Bridging the gap: The design of a survivorship curriculum for interspecialty collaboration. Conference Paper uri icon

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abstract

  • 13 Background: Interspecialty learning between trainees from different postgraduate training programs is unusual in Canada. Primary care providers (PCPs) have an increasing role in the provision of survivorship care in collaboration with cancer specialists (ONC), but coordination of care is often lacking and avenues for joint learning and interaction among these physicians are limited during residency. We are piloting a learning suite (LS) for PCP and ONC trainees in MB, ON & BC as part of a pan-Canadian study on integration of care between primary and cancer specialty care. Methods: Using Kern’s Six-Step Approach to Curriculum Design, a national team of experts conducted surveys and focus groups with postgraduate program directors, cancer survivors, and trainees. We set learning objectives as informed by the needs assessment and used constructive alignment to build the curriculum in a blended learning format: online, workshop and clinical. We are assessing inter-disciplinary learning outcomes comparing pre and post results on a modified Readiness for Interprofessional Learning Scale (M-RIPLS) in three pilot sites in 2015 with about 40 family medicine and oncology trainees. Results: Learning materials have been developed for a mixed audience of trainees. The interactive, one hour online session addresses cancer epidemiology, the domains of survivorship care, and specific issues in follow-up care for three cancer types, as well as province-specific survivorship initiatives. This is followed by a two hour, case-based learning workshop that focuses on collaboration and shared care. A clinical experience in cancer follow-up clinics concludes the LS. In PCP training sites without a nearby cancer centre, trainees are able to review videos of actual transitional appointments and follow-up clinics and of the cancer centre/oncologist perspective on shared care. Pilots are ongoing in 2015 with national rollout in 2016. Conclusions: We expect that learning together in residency will impact on attitudes towards interspecialty collaboration in the care of cancer survivors. This interspecialty, blended learning curriculum will enhance the place of survivorship training in the postgraduate education of Canadian physicians.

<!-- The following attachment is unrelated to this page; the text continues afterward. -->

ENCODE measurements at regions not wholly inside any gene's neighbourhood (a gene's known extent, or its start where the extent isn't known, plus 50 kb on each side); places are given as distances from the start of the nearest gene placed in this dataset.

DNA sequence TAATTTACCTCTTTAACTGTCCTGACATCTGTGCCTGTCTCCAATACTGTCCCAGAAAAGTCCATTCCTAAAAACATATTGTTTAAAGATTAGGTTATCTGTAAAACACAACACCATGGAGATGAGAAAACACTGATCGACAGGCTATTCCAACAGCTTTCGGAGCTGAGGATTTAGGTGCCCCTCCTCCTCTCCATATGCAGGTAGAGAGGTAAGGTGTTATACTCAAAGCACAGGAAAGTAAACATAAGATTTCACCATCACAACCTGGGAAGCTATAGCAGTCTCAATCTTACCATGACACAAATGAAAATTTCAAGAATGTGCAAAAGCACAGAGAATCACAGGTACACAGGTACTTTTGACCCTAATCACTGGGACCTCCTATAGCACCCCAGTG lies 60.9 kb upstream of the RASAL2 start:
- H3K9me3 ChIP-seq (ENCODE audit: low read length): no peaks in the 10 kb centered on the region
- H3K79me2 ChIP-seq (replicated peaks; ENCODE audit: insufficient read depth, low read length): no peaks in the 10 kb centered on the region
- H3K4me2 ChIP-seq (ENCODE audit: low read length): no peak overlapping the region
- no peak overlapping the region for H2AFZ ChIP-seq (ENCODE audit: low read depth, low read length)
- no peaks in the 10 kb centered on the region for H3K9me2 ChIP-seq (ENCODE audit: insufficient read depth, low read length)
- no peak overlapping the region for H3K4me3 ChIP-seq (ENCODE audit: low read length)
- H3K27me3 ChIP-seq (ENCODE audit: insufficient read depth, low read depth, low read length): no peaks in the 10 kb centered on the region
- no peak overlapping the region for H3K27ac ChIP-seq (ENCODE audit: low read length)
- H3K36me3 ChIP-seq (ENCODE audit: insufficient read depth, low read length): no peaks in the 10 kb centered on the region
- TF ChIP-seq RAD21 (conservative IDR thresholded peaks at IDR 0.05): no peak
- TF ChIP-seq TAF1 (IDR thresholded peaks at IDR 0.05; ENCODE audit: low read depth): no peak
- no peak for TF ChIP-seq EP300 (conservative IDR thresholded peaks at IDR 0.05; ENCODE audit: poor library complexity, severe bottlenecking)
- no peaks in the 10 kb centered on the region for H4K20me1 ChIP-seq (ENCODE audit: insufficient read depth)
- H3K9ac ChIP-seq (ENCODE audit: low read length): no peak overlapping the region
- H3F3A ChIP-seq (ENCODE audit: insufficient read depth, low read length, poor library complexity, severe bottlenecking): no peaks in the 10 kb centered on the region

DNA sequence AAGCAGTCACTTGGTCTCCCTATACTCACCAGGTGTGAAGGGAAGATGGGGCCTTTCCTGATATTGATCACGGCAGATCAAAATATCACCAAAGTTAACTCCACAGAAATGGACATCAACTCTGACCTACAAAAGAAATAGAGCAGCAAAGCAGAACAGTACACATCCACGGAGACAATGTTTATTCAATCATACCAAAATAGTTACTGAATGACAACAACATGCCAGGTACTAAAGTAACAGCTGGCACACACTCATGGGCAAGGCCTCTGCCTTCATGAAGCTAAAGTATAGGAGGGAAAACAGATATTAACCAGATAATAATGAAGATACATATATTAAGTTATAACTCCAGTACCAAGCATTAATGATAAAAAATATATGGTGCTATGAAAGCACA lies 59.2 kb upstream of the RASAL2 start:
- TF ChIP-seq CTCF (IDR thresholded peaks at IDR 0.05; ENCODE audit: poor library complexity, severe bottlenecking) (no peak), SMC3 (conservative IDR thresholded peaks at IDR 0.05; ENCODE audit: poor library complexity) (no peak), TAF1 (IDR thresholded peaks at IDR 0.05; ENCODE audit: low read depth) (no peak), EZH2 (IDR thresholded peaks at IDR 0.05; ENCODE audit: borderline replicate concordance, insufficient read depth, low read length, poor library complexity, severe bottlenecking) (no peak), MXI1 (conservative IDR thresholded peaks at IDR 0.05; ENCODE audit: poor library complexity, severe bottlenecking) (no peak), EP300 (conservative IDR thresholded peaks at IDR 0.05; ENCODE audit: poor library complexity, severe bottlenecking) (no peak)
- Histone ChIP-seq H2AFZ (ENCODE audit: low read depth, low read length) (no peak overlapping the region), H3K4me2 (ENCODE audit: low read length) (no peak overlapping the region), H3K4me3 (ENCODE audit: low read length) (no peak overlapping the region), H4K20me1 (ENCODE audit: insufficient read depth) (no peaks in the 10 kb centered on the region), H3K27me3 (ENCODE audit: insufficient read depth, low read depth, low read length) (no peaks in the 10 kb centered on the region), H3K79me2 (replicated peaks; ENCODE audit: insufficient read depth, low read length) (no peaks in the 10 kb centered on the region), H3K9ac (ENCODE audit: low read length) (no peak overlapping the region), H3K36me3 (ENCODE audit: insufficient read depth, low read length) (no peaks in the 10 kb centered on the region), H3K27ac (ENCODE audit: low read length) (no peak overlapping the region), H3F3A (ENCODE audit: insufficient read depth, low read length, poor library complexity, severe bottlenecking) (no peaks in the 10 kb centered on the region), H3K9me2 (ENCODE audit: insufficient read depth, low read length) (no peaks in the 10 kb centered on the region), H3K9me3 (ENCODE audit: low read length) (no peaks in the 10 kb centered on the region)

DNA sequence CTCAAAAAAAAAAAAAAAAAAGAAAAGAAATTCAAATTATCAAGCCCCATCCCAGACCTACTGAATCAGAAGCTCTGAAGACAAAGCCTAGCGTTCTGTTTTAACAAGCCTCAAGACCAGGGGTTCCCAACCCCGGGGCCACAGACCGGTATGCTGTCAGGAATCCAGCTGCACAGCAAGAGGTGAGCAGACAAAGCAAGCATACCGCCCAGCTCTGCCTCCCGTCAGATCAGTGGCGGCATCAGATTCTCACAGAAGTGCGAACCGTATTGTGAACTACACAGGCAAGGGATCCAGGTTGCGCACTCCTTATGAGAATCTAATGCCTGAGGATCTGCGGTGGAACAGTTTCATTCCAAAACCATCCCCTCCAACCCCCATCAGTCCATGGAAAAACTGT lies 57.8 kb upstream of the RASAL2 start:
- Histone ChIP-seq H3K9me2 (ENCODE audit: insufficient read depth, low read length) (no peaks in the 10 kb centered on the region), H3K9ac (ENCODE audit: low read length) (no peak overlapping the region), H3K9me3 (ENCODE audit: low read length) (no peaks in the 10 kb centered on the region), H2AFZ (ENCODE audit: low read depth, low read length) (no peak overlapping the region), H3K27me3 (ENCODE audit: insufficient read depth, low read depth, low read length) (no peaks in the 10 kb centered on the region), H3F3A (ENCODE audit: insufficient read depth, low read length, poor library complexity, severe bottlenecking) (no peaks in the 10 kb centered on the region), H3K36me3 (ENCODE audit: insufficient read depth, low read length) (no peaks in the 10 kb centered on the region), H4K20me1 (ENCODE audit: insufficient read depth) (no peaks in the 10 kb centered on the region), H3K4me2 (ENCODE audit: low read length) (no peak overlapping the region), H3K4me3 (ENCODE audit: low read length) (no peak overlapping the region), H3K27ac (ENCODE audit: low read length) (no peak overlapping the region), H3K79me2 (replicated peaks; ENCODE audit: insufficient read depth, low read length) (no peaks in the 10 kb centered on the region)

authors

  • Ozokwelu, Emmanuel
  • Sisler, Jeffrey James
  • Sussman, Jonathan
  • Mukherjee, Som
  • Mowat, Stephanie
  • Ens, Anita
  • Moser, Cheryl
  • Konrad, Gerald
  • Gingerich, Joel Roger

publication date

  • January 20, 2016